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Bobcats fail to reach .500, fall to Jazz, 88-85

The Bobcats unveiled their new logo as they transition back to the Hornets next year at halftime, but despite the added buzz in the arena, they weren't able to deliver the home crowd a victory.

Streeter Lecka

The trend of the Bobcats losing games at home to teams they should beat continued Saturday as they lost to the Jazz, who happen to sport one of the worst records in the league.

As was often the case, Charlotte's undoing was the inability to put together quality possessions in late-game situations. Still, despite some wasted possessions down the stretch, the Bobcats had a great opportunity to take a one-point lead when Kemba Walker drove down the right side of the lane. He put up a layup that rolled off the rim but found Al Jefferson who then missed two put back attempts before Trey Burke came down with the rebound.

Burke would go on to hit both free throws but there was still 10 seconds left for Charlotte to tie the game up with a three. The Bobcats put the ball in Walker's hands who was well covered and ended up taking a tough three-point shot, but Kemba followed it, wound up with the rebound and dished it off to Gerald Henderson who was a few feet to his right who hoisted up one last effort to tie the game. On a night of celebration of a new era starting next season it would end on a somber tone as Henderson's final shot was well contested and missed poorly.

It would be easy to point to the last few minutes of the game and point out mistakes that were made that cost Charlotte the game, but if you really want to look at where this game shifted, look no further than the end of the first half. After an Al Jefferson bucket gave the Bobcats an 11-point lead with 2:47 remaining in the half, Utah called for a timeout. Ty Corbin must have had some magic words because after the timeout, the Jazz started nailing treys. Gordon Hayward, Richard Jefferson and Trey Burke each hit a three on Utah's next possessions to shift momentum. By the time the clock struck zero the Jazz had cut the lead to four.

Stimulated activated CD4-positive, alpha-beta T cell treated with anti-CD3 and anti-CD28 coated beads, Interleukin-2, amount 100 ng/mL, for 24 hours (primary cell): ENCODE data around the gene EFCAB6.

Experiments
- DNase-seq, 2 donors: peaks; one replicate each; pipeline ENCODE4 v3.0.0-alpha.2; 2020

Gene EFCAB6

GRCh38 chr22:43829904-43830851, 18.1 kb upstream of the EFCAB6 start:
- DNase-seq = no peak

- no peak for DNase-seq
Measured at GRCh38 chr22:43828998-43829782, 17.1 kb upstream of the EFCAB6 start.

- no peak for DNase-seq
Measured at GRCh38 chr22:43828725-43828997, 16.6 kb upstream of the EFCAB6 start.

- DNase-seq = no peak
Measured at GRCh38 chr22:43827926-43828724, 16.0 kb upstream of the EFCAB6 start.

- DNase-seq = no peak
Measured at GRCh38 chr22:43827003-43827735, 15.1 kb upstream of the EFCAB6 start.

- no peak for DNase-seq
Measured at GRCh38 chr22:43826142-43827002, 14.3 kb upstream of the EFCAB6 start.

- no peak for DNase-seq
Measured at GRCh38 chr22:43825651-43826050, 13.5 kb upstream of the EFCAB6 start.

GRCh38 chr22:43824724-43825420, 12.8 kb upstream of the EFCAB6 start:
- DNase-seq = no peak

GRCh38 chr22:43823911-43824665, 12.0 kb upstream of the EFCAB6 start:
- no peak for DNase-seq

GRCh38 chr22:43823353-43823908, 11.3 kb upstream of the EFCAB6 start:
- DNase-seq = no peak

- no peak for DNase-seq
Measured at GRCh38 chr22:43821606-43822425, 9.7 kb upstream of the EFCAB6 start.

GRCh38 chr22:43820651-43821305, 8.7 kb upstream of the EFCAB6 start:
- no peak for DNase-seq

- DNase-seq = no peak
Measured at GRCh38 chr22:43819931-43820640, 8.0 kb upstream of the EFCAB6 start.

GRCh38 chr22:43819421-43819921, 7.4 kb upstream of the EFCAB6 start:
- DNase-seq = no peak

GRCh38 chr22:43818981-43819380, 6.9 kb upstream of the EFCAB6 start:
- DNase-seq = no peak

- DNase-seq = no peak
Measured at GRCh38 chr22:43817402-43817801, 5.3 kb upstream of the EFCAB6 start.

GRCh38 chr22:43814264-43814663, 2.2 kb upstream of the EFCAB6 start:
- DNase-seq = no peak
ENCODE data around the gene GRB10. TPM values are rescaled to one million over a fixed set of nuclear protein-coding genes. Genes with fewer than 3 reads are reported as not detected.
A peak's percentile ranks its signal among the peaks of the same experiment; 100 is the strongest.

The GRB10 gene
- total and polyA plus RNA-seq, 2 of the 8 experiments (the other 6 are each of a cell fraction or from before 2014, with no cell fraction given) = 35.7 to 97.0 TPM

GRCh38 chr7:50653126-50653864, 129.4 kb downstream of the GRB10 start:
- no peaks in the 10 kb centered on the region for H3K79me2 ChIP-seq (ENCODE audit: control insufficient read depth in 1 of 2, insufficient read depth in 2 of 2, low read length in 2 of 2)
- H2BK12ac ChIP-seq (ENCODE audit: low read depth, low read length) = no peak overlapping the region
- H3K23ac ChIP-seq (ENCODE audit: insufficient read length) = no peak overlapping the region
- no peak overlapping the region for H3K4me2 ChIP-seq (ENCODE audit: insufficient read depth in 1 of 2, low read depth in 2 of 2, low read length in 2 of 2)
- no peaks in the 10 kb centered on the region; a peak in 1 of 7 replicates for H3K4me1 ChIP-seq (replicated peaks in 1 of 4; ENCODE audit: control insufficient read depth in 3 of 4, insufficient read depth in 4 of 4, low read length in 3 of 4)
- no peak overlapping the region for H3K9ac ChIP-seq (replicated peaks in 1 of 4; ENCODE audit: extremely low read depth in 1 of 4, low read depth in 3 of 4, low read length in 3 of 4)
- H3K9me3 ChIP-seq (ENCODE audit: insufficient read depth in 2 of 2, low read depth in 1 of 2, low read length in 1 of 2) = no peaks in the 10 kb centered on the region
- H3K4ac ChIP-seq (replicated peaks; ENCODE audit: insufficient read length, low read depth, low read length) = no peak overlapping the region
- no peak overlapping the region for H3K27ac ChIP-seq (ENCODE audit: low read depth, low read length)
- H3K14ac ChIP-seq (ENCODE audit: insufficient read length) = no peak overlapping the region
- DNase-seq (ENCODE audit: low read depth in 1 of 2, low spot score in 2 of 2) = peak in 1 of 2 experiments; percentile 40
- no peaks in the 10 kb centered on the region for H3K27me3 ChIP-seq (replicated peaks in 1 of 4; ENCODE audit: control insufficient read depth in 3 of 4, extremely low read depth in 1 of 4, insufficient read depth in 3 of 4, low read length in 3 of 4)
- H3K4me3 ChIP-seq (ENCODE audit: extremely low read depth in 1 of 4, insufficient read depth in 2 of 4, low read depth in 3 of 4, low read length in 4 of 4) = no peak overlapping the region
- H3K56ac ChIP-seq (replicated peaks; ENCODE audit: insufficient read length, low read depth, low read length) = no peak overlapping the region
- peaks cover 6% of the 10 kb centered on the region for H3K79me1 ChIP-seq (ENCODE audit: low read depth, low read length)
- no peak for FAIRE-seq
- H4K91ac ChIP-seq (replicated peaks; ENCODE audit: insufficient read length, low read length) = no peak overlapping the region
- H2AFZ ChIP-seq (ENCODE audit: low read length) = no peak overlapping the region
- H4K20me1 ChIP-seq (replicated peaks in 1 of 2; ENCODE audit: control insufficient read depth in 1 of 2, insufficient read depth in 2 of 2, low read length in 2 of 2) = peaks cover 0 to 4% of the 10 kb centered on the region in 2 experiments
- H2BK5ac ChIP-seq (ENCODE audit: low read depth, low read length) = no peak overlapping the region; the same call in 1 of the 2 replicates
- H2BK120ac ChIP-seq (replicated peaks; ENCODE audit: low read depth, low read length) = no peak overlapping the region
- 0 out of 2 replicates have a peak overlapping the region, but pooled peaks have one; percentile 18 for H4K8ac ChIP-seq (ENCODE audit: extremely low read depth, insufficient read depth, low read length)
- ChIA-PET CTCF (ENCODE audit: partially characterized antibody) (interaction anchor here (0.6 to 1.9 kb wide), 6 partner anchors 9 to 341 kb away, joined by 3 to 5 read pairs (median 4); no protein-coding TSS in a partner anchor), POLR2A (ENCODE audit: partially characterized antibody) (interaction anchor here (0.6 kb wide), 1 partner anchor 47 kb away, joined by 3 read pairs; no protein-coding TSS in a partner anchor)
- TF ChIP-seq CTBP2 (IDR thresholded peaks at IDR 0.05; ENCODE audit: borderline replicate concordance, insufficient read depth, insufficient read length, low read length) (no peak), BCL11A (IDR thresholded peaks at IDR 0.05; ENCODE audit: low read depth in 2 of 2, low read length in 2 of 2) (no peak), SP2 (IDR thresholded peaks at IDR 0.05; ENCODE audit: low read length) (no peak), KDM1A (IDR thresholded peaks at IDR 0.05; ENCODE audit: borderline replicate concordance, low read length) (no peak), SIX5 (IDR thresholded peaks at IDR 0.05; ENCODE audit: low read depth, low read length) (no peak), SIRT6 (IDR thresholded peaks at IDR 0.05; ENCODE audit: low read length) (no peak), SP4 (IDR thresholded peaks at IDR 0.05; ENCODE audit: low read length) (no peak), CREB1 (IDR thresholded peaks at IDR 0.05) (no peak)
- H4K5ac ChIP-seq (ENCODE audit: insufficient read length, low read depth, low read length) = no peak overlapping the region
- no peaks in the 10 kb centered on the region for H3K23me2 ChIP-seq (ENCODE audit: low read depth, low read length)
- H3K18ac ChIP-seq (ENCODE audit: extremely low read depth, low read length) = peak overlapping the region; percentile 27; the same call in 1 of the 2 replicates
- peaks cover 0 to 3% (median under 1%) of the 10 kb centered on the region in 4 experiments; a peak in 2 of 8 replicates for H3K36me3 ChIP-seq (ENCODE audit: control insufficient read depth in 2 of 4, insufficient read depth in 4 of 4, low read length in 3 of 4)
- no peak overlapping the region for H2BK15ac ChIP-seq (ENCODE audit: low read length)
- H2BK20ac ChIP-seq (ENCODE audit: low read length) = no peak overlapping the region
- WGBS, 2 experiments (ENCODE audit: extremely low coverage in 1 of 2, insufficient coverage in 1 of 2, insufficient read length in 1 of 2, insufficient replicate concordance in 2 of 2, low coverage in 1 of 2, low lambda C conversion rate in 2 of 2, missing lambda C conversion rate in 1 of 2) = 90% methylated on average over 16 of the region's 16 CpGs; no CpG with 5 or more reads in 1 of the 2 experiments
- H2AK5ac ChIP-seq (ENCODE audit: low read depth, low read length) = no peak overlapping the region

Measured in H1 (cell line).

Utah continued to put the ball in the basket out of the break, but Charlotte's inability to get it going offensively allowed the Jazz to take the lead off a Burke jumper. Burke stole the show in the second half hitting big time shots with the shot clock winding down after the offense stalled. It was the type of performance we've seen Walker deliver but on this night it was the visiting point guard giving Kemba a taste of his own medicine.

The biggest shot of the night was delivered by the rookie. After Big Al tied the game with a dunk, Burke received a screen on the ensuing possession with the shot clock winding down and nailed a three with 2:38 remaining in the game. It would prove to be the winning shot of the game and it was one that occurred on a mental lapse by Walker. With the clock winding down he went under the screen instead of fighting through it, which allowed Burke a good look and he made the Bobcats pay. On the season he's been a subpar three-point shooter at 34 percent, but he had already nailed three in the game on seven attempts and has a knack for making shots in big moments.

Burke and Walker each tied for a game-high 20 points and had efficient shooting nights. Big Al finished with 19 and 11 in his first appearance against his former team. It was a typical night for him that Utah fans grew accustomed to seeing. Had he been able to put in Walker's late game miss it would have been the perfect story, but instead it will go down as a disappointing loss for Charlotte.

The loss snapped the Bobcats' three-game win streak and bid for .500. They'll get an opportunity to get back in the win column on Monday against the abysmal Bucks.